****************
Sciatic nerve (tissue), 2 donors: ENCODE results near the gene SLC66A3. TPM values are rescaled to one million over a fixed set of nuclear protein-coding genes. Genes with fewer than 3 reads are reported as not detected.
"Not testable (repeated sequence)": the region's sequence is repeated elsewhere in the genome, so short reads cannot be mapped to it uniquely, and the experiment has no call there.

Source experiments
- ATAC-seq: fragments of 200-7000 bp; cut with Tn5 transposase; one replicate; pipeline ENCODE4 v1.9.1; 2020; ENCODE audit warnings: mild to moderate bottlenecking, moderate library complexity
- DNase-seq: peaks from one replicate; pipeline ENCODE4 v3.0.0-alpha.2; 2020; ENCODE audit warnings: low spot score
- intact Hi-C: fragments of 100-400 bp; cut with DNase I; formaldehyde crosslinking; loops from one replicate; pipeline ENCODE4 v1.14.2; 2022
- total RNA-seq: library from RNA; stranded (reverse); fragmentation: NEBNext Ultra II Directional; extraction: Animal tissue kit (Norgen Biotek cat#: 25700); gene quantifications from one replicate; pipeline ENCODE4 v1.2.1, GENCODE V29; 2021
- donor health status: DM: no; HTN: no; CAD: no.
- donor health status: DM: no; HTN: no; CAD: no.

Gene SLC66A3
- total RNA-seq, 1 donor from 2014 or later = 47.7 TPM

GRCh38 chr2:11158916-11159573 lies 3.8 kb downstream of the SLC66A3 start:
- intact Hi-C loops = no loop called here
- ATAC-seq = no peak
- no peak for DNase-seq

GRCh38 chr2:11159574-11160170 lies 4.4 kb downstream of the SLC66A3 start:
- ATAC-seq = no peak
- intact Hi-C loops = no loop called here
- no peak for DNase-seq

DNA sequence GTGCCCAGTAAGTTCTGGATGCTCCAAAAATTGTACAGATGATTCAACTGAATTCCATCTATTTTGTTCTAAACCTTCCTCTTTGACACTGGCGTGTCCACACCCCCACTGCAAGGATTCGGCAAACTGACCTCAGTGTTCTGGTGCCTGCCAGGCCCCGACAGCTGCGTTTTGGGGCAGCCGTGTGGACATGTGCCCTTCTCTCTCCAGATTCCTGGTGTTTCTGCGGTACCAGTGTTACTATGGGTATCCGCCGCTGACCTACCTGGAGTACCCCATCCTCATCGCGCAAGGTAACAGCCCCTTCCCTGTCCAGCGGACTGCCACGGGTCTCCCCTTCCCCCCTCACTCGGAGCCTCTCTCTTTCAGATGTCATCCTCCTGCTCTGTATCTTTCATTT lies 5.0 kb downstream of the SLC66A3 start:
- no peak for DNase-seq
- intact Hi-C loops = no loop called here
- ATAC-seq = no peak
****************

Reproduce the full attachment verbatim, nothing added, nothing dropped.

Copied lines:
Sciatic nerve (tissue), 2 donors: ENCODE results near the gene SLC66A3. TPM values are rescaled to one million over a fixed set of nuclear protein-coding genes. Genes with fewer than 3 reads are reported as not detected.
"Not testable (repeated sequence)": the region's sequence is repeated elsewhere in the genome, so short reads cannot be mapped to it uniquely, and the experiment has no call there.

Source experiments
- ATAC-seq: fragments of 200-7000 bp; cut with Tn5 transposase; one replicate; pipeline ENCODE4 v1.9.1; 2020; ENCODE audit warnings: mild to moderate bottlenecking, moderate library complexity
- DNase-seq: peaks from one replicate; pipeline ENCODE4 v3.0.0-alpha.2; 2020; ENCODE audit warnings: low spot score
- intact Hi-C: fragments of 100-400 bp; cut with DNase I; formaldehyde crosslinking; loops from one replicate; pipeline ENCODE4 v1.14.2; 2022
- total RNA-seq: library from RNA; stranded (reverse); fragmentation: NEBNext Ultra II Directional; extraction: Animal tissue kit (Norgen Biotek cat#: 25700); gene quantifications from one replicate; pipeline ENCODE4 v1.2.1, GENCODE V29; 2021
- donor health status: DM: no; HTN: no; CAD: no.
- donor health status: DM: no; HTN: no; CAD: no.

Gene SLC66A3
- total RNA-seq, 1 donor from 2014 or later = 47.7 TPM

GRCh38 chr2:11158916-11159573 lies 3.8 kb downstream of the SLC66A3 start:
- intact Hi-C loops = no loop called here
- ATAC-seq = no peak
- no peak for DNase-seq

GRCh38 chr2:11159574-11160170 lies 4.4 kb downstream of the SLC66A3 start:
- ATAC-seq = no peak
- intact Hi-C loops = no loop called here
- no peak for DNase-seq

DNA sequence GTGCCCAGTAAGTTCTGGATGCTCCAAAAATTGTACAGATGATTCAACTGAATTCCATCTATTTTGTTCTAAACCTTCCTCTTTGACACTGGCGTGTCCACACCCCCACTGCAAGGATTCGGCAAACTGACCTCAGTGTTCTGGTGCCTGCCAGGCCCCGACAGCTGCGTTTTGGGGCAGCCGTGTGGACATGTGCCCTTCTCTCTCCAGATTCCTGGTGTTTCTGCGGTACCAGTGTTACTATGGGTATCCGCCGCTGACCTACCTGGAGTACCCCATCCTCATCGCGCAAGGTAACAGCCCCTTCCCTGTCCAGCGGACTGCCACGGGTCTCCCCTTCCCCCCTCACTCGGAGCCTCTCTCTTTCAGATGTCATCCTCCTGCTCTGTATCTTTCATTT lies 5.0 kb downstream of the SLC66A3 start:
- no peak for DNase-seq
- intact Hi-C loops = no loop called here
- ATAC-seq = no peak